Menu
Senators want to limit companies' use of student data

Senators want to limit companies' use of student data

A proposal from two US lawmakers aims at personal data outsourced by public schools

Two U.S. senators want to prohibit companies from sharing students' personal data when advertising their products or services and require that organizations holding student data put data security safeguards in place.

A proposal from Senators Ed Markey, a Massachusetts Democrat, and Orrin Hatch, a Utah Republican, would largely regulate the use of student data by private companies. The Family Educational Rights and Privacy Act (FERPA) of 1974 generally requires public schools to get parental consent before sharing students' personal data with third parties, but lawmakers and some privacy groups have raised concerns in recent months that those protections are weakened when schools outsource data processing and other functions.

Markey and Hatch on Wednesday released a discussion draft of legislation called the Protecting Student Privacy Act. In addition to data protection and data-sharing rules, the proposal would allow parents to access personal information about their children held by private companies and change incorrect information.

The proposal would also require school districts to maintain a public record of all outside companies with contracts to handle student data, and requires private companies to delete a student's data after the student leaves the school contracting with the private company.

Markey questioned recent changes to FERPA in an October letter to the U.S. Department of Education. While efficient data collection and analysis of student records can help improve academic performance, "putting the sensitive information of students in private hands raises a number of important questions about the privacy rights of parents and their children," Markey wrote then.

Children's media and privacy watchdog Common Sense Media applauded the draft proposal.

"This legislative proposal would help clarify the rules of the road when schools share student data with private companies, and help ensure students' personal and sensitive information is safeguarded and not exploited for advertising or marketing purposes," Common Sense Media Founder and CEO Jim Steyer said in a statement. "The proposal would also clarify parents' rights to access and correct their children's records when they are stored by private companies, just like when they are held by schools."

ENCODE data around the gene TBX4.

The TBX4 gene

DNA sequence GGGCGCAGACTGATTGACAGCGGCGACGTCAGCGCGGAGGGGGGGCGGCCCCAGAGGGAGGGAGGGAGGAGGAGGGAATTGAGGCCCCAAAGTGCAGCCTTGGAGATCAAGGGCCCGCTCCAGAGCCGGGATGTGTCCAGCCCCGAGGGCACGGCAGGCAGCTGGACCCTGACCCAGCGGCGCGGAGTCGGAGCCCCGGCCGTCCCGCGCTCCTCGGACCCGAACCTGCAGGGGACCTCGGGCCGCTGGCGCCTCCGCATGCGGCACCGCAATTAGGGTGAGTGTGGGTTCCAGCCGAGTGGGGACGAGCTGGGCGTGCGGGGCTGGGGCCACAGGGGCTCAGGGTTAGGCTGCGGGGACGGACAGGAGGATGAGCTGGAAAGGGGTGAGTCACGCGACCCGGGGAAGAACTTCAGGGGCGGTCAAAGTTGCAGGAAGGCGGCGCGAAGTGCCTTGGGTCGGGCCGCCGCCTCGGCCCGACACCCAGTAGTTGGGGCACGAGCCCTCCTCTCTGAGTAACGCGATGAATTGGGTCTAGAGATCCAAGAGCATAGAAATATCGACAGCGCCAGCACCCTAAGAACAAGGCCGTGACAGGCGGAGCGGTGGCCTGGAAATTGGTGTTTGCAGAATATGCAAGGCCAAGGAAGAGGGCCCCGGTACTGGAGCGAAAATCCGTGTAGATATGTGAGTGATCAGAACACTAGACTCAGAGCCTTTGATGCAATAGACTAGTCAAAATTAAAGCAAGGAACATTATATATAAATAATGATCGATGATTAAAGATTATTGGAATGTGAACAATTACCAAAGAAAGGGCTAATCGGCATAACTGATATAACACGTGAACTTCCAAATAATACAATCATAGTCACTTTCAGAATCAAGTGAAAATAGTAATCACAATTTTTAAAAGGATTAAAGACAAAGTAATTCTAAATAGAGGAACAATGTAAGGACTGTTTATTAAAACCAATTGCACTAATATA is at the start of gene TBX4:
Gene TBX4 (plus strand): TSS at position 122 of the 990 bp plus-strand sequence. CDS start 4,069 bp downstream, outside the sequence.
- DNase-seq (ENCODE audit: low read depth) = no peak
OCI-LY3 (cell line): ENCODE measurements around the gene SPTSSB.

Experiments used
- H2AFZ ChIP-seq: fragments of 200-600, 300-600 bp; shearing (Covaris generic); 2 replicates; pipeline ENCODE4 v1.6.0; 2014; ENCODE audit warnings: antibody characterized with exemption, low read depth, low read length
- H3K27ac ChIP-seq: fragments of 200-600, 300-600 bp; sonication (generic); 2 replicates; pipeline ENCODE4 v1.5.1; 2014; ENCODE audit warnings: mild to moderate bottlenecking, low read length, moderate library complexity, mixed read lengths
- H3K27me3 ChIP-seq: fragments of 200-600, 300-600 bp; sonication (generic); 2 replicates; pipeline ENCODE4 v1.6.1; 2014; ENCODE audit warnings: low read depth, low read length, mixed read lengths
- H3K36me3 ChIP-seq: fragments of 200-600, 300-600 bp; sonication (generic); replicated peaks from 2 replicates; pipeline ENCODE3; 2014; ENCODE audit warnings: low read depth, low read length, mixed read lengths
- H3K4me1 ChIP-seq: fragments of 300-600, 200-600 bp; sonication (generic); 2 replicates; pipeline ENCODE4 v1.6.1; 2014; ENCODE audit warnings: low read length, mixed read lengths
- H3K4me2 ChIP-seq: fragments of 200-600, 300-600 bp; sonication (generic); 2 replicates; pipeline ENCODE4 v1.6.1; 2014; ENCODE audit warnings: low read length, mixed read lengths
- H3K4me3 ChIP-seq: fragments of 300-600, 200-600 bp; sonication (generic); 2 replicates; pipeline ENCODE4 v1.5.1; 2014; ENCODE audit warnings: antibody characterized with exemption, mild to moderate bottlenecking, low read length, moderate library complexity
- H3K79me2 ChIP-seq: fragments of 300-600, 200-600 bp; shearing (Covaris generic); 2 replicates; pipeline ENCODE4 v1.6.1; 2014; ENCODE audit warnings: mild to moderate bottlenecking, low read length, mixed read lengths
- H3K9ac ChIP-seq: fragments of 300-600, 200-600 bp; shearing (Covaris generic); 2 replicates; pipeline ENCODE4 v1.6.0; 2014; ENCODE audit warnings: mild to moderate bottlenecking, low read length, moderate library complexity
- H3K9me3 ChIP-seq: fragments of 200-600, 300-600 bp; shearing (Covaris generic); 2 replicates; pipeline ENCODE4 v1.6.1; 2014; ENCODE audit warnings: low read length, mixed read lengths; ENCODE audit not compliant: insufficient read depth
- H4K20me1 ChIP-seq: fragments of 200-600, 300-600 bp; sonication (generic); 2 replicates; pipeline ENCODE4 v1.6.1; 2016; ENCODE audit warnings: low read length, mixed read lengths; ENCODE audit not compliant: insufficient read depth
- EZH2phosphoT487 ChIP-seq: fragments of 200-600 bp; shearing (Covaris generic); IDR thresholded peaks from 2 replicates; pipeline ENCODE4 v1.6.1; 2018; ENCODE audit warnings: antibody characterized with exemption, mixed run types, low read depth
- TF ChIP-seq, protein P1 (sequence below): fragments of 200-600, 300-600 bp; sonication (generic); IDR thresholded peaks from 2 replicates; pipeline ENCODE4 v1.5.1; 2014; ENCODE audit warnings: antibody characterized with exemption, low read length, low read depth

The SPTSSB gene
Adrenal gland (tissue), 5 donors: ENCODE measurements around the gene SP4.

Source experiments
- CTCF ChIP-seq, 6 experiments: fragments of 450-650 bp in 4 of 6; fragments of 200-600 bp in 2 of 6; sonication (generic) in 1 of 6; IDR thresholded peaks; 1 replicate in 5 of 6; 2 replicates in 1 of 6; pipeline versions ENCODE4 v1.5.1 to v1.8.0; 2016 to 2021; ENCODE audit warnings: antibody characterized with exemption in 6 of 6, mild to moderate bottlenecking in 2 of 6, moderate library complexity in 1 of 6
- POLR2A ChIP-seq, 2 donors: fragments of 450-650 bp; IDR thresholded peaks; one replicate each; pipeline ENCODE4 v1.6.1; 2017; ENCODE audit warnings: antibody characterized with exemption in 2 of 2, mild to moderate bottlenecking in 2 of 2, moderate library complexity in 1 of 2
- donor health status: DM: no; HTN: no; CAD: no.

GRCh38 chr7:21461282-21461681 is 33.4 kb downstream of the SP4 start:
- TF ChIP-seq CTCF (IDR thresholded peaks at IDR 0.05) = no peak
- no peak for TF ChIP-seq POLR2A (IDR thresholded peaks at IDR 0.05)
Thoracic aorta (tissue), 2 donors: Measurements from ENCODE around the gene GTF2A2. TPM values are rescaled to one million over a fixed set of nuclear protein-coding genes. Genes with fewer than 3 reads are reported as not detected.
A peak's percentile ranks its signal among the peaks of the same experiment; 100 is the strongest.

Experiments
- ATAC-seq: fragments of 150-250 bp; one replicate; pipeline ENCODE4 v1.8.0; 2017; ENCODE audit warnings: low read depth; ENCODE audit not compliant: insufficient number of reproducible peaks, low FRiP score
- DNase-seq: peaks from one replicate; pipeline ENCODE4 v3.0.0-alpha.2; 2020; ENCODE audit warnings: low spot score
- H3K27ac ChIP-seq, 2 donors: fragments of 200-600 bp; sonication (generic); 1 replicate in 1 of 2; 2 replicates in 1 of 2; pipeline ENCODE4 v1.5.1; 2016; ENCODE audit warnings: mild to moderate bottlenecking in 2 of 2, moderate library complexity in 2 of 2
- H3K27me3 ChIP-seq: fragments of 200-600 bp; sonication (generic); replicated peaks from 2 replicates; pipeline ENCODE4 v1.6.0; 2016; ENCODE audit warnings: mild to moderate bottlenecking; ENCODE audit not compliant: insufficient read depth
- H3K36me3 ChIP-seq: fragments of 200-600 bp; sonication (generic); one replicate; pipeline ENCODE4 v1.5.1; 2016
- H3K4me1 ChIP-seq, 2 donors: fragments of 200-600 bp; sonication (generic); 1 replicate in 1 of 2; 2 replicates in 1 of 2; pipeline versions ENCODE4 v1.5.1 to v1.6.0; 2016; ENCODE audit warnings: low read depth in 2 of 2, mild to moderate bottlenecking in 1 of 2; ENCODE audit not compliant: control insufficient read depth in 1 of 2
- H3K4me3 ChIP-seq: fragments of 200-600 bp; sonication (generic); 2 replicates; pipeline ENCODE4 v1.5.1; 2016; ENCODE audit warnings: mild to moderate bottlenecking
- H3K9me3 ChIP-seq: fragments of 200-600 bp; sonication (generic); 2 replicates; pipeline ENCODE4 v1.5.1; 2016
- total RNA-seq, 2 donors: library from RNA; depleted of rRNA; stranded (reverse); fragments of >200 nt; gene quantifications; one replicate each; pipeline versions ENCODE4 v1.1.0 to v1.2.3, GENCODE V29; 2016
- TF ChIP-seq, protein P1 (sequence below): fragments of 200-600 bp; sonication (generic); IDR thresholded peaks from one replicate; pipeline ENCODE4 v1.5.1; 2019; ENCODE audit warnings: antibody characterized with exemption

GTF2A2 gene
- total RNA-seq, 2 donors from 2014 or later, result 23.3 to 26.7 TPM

Grant Gross covers technology and telecom policy in the U.S. government for The IDG News Service. Follow Grant on Twitter at GrantGross. Grant's email address is grant_gross@idg.com.

Subscribe here for up-to-date channel news

Follow Us

Join the New Zealand Reseller News newsletter!

Error: Please check your email address.

Tags U.S. SenatesecurityCommon Sense MedialegislationOrrin HatchgovernmentprivacyEd MarkeyJim Steyer

Featured

Slideshows

StorageCraft celebrates high achievers at its inaugural A/NZ Partner Awards

StorageCraft celebrates high achievers at its inaugural A/NZ Partner Awards

Revealed at a glitzy bash in Sydney at the Ivy Penthouse, the first StorageCraft Partner Awards locally saw the vendor honour its top-performing partners with ASI Solutions, SMBiT Pro, Webroot, ACA Pacific and Soft Solutions New Zealand taking home the top awards. Photos by Maria Stefina.

StorageCraft celebrates high achievers at its inaugural A/NZ Partner Awards
Kiwi resellers make a splash on Synnex and Lenovo RotoVegas road trip

Kiwi resellers make a splash on Synnex and Lenovo RotoVegas road trip

​Synnex and Lenovo hosted 18 resellers for an action-packed weekend adventure in RotoVegas, taking in white water rafting on the Kaituna River, as well as quad biking and dinner at Stratosfare​, overlooking Lake Rotorua at the top of Mount Ngongotaha​. Photos by Synnex.

Kiwi resellers make a splash on Synnex and Lenovo RotoVegas road trip
Show Comments